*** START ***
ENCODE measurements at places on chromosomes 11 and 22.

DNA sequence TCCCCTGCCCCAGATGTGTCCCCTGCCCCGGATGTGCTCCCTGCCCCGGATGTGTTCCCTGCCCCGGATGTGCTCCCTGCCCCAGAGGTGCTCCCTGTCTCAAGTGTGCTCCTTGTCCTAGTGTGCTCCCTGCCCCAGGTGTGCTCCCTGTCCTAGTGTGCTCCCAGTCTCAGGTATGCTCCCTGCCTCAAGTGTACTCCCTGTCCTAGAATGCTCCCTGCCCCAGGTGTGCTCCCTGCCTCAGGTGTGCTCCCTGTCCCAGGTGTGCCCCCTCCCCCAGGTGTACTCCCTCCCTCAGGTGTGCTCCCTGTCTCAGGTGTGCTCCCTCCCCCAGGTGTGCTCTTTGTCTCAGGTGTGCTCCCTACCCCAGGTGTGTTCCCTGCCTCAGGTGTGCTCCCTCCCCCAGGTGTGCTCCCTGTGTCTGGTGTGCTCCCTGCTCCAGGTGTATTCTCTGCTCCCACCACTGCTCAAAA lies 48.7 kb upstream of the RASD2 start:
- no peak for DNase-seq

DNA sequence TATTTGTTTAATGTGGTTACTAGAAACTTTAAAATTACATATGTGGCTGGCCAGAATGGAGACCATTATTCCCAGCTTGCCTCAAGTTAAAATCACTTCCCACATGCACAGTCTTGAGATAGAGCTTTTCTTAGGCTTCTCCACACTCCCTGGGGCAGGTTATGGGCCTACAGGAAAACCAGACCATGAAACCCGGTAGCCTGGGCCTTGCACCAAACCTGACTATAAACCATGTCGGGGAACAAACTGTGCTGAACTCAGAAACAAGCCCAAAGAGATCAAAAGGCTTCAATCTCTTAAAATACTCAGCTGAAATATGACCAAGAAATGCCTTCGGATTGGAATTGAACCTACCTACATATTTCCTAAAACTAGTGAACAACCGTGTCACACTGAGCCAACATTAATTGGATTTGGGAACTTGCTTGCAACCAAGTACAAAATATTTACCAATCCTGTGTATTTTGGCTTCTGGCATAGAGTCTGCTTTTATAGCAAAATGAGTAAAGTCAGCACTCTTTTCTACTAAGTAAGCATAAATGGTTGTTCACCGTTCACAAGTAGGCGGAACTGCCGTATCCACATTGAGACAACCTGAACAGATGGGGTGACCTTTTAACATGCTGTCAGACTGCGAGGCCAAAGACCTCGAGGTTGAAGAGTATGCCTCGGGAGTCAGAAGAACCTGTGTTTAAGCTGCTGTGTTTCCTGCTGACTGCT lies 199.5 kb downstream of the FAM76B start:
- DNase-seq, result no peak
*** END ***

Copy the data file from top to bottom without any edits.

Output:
ENCODE measurements at places on chromosomes 11 and 22.

DNA sequence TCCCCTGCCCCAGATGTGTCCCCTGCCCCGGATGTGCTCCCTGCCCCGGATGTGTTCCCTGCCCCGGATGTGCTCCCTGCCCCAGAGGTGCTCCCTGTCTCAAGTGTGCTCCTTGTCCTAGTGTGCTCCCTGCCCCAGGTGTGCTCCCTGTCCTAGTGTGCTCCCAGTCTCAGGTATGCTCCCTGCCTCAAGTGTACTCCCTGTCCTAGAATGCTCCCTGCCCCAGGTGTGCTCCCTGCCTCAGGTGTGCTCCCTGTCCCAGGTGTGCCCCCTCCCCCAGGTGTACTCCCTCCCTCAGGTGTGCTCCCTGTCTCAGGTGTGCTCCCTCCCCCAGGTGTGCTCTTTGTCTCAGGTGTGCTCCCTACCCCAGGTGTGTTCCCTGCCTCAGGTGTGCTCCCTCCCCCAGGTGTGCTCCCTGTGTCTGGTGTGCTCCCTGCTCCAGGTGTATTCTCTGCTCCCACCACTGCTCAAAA lies 48.7 kb upstream of the RASD2 start:
- no peak for DNase-seq

DNA sequence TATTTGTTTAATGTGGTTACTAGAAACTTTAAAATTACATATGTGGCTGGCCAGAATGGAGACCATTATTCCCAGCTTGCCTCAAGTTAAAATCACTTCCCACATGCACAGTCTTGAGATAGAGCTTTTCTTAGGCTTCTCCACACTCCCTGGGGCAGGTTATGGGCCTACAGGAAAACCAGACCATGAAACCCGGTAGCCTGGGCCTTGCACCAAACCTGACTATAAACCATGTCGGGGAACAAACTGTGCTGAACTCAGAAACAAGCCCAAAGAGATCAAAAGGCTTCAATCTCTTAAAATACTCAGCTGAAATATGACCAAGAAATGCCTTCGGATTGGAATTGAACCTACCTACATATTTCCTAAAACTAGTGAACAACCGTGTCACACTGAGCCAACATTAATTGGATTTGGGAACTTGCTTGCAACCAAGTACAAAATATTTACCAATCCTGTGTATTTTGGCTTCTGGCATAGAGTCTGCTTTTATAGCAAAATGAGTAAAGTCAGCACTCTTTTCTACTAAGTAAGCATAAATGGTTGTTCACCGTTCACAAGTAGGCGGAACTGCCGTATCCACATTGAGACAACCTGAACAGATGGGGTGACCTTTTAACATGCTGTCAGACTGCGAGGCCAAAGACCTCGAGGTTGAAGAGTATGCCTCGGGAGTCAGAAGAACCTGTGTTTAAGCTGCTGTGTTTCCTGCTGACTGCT lies 199.5 kb downstream of the FAM76B start:
- DNase-seq, result no peak